A Journal for Western Man

 

 

 

The False Virtues of Energy Independence

Xavier Méra

Issue LXIV- June 25, 2006

 

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"The State must ensure the energy independence of the nation". This is one of the most usual justifications of "economic patriotism" in the energy field. It was recently used to support the French government’s decision to merge GDF and Suez, blocking a possible takeover by the Italian Enel on the latter. "Economic patriotism", the defense of "national champions" and of "strategic sectors," are the current talk of the day. That did not fail to disturb the summit of EU Heads of State which was held in Brussels on 23 and 24 March, as they were supposed to talk about a common energy policy. However, a policy of energy independence, either national or European, by no means guarantees the best conditions of provision and harms citizens’ purchasing power.

Idealistic notions proclaiming the country to be in danger are not a good substitute for an authentic analysis of the issues. "The national interest is at stake", they tell us and "All the great world States, beginning with the United States, but also China, India, and Japan support their companies from inside the country". This position is quite bizarre. How does the economic patriotism of other States demonstrate that it is an advisable policy? A "national" fervor consisting of reproducing what foreigners do, because it is what they do, appears somewhat paradoxical to us in any case. Moreover, if foreigners show such an amount of wisdom, why not entrust our industries to them?

No, it is necessary to return to reason. What is energy independence? A country is said to be dependent when it is a net importer of energy. A country that produces all the energy that it consumes would be purely independent. Why is independence not already standard practice? Because "dependence" has considerable advantages. Taking into account the distribution of energy layers on the earth’s surface and differences in productivity of the factors of production, the specialization of certain regions in energy production and international trade allows the people involved to be more prosperous than if they chose isolation. The "energy dependents" obtain a better energy deal, and energy producers profit from what they obtain in exchange. In other words, the international division of labor serves some purpose, including when it is a matter of energy.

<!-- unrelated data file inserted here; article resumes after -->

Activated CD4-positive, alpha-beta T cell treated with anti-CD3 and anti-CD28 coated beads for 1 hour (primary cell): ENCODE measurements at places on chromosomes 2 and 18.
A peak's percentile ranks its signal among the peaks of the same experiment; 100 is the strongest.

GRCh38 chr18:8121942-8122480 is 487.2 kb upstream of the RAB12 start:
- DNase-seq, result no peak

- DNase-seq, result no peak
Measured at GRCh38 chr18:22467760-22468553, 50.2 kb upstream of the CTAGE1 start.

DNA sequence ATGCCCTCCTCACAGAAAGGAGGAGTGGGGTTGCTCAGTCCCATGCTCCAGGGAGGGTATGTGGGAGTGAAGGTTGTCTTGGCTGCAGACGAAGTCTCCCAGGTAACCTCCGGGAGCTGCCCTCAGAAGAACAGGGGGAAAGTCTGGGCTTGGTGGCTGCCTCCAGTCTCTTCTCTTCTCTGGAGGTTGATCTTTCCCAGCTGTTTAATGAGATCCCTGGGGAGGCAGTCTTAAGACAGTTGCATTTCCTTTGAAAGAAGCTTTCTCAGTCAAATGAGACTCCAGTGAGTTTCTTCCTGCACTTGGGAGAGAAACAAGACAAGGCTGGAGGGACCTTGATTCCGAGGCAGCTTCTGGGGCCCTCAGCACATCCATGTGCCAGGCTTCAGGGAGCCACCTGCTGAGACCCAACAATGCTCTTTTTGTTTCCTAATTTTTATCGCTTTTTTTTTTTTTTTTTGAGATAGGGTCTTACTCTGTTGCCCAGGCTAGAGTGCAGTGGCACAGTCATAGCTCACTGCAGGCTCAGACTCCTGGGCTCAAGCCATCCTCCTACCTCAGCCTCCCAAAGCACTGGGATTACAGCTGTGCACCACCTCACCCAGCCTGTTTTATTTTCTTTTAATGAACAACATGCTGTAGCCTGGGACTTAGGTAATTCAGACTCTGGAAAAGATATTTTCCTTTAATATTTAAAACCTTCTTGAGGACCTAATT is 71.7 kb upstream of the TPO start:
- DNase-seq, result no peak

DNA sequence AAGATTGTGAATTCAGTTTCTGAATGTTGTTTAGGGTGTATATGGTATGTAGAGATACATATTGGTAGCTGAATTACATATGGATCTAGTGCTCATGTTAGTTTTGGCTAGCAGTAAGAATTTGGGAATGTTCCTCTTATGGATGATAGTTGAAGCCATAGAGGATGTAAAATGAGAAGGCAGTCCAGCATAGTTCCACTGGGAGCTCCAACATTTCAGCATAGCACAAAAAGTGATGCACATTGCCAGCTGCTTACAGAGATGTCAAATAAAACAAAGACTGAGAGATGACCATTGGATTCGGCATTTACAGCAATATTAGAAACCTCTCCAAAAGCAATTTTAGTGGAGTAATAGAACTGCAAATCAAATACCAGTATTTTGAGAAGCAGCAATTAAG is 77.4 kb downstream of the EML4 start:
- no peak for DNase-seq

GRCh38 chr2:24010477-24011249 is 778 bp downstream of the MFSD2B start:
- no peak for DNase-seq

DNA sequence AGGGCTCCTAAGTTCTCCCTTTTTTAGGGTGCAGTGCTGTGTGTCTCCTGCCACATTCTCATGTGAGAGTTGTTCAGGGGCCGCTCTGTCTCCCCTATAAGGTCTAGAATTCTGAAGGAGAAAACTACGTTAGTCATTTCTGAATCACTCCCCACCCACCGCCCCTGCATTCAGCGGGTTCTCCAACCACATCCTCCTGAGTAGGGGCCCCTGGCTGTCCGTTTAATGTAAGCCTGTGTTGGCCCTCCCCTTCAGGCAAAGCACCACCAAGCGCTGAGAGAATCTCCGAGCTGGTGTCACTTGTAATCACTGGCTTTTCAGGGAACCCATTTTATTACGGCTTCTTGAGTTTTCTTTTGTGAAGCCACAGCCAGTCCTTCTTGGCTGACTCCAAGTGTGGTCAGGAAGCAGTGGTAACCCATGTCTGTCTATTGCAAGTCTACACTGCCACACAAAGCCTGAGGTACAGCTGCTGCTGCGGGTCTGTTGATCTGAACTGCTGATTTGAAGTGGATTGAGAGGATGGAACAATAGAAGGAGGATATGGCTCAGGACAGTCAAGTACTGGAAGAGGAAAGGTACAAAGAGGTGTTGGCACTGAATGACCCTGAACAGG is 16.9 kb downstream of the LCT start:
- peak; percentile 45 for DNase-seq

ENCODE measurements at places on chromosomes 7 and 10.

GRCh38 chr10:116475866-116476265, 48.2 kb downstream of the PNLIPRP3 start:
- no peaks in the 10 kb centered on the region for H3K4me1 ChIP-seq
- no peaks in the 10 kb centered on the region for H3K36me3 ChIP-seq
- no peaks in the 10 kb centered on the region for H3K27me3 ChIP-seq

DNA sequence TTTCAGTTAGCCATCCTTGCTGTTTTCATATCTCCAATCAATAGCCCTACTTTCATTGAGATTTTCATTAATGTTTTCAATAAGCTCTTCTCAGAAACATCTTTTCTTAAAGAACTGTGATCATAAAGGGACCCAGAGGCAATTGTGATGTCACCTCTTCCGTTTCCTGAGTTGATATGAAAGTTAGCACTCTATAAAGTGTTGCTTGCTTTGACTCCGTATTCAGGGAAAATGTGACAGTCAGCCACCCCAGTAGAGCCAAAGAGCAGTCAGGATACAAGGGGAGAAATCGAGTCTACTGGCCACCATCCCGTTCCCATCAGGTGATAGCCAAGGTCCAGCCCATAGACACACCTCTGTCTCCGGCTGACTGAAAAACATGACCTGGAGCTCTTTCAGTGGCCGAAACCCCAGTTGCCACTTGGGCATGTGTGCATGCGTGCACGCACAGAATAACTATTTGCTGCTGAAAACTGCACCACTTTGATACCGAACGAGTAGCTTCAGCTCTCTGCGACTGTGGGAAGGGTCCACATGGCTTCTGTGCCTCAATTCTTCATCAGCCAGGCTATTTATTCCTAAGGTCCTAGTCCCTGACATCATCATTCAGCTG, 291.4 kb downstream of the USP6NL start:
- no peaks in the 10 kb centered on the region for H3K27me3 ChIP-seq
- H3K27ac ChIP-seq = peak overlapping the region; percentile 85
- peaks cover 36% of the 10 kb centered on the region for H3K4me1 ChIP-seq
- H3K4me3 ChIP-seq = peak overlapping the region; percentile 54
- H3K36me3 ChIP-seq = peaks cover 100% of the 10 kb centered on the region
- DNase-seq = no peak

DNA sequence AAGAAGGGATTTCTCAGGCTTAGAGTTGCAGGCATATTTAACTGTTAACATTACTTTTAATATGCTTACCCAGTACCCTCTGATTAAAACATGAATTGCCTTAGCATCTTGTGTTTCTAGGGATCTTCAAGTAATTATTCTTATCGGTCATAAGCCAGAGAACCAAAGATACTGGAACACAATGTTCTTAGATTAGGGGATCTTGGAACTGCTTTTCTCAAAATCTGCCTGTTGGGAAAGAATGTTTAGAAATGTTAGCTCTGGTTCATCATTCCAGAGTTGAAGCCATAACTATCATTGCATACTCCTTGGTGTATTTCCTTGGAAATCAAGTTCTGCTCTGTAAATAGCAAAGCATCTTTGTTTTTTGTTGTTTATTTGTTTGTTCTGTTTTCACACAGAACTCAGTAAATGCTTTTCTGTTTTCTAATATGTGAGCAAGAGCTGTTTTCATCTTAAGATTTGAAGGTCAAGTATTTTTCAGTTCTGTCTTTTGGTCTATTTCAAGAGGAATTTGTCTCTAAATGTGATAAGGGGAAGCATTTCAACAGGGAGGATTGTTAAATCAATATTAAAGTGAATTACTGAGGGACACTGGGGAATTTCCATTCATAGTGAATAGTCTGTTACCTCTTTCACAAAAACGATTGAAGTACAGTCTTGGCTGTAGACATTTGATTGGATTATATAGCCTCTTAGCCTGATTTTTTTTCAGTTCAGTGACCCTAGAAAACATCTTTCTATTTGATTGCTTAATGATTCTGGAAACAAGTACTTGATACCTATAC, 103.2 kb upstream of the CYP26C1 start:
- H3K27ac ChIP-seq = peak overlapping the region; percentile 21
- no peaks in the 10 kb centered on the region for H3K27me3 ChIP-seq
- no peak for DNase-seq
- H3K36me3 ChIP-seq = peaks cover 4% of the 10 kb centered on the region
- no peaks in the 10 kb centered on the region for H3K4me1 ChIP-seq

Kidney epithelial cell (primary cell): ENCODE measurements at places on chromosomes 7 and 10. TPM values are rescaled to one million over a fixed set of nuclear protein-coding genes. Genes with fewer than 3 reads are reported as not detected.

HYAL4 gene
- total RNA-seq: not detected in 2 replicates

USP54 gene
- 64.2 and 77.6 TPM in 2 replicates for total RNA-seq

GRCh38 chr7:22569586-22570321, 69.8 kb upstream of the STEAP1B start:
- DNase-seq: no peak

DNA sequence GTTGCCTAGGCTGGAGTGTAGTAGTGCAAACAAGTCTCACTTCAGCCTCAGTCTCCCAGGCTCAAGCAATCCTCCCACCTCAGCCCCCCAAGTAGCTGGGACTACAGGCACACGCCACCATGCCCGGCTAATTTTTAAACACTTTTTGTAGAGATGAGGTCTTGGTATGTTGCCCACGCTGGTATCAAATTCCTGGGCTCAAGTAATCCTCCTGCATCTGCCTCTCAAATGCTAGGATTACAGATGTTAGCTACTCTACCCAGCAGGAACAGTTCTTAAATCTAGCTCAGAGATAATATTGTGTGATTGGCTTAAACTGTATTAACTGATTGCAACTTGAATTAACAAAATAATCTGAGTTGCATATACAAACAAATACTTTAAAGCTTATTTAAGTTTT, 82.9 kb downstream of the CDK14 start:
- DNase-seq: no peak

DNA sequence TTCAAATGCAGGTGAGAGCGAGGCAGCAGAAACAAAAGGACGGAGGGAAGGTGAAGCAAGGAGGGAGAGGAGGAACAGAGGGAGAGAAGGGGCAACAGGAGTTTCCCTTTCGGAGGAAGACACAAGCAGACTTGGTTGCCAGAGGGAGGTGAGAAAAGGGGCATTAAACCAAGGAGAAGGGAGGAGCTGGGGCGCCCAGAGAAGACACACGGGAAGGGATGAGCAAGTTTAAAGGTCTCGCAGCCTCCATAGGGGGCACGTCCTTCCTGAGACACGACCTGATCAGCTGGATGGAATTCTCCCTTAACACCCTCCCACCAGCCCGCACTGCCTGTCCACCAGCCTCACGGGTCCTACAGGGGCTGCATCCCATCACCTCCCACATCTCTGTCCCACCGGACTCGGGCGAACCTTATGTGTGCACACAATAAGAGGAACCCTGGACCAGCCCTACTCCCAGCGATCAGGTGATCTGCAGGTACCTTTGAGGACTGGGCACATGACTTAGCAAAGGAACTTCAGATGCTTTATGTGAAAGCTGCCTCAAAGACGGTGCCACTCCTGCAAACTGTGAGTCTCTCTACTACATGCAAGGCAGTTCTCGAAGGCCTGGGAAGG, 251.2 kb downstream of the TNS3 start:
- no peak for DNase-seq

The most obvious way to bring about energy independence would be for the government to block any energy imports. Admittedly, foreigners could not cut the gas any more, but it is because the national government would already have cut it to a large extent. It is true that by destroying international competition, a new national production would become profitable and partially fill the vacuum created, but independence would imply for millions of consumers less provision and higher prices. It is the consequence of the relative inferiority of national production. This incapacity to provide consumers with lower prices is precisely the reason why these new producers could not sustain foreign competition.

The government could -- it is true compensate -- by pushing production beyond its profitable threshold through subsidies, thus making prices lower. However, such an attempt to revive the former relative prosperity would be largely illusory. Indeed, whatever would not be paid directly in the purchase of energy would be paid through taxation and higher prices for goods whose production would be reduced following the displacement of the factors of production towards the energy sector. Behind the "patriotic" fervor, the ideal of energy independence promises above all a generalized impoverishment.

Of course, to impede a takeover of Enel under Suez by creating a "national champion" does not take us so far, but it is a step in this direction. With a giant dependent on political power, the possibilities of approaching the goal of energy independence are larger, as its supporters point out. It would today be politically impracticable to prohibit imports, but government supervision over national industry via public shareholding and subsidies creates a distortion of competition with respect to foreign producers, making it possible to increase energy independence... to the detriment of consumers.

Xavier Méra is an associate researcher with the Molinari Economic Institute.

This TRA feature has been edited in accordance with TRA’s Statement of Policy.

Click here to return to TRA's Issue LXIV Index.

Learn about Mr. Stolyarov's novel, Eden against the Colossus, here.

Read Mr. Stolyarov's new comprehensive treatise, A Rational Cosmology, explicating such terms as the universe, matter, space, time, sound, light, life, consciousness, and volition, at http://www.geocities.com/rational_argumentator/rc.html.

Visit PanAsianBiz for interesting perspectives on international business and current events in Russia and Asia. Dr. Bill Belew's blog especially addresses Asian countries' contributions to the emerging global economy. Dr. Belew also writes a blog on business in China - ZhongHuaRising - business in Japan - RisingSunofNihon - and business education - TheBizofKnowledge.

 

 

 

 

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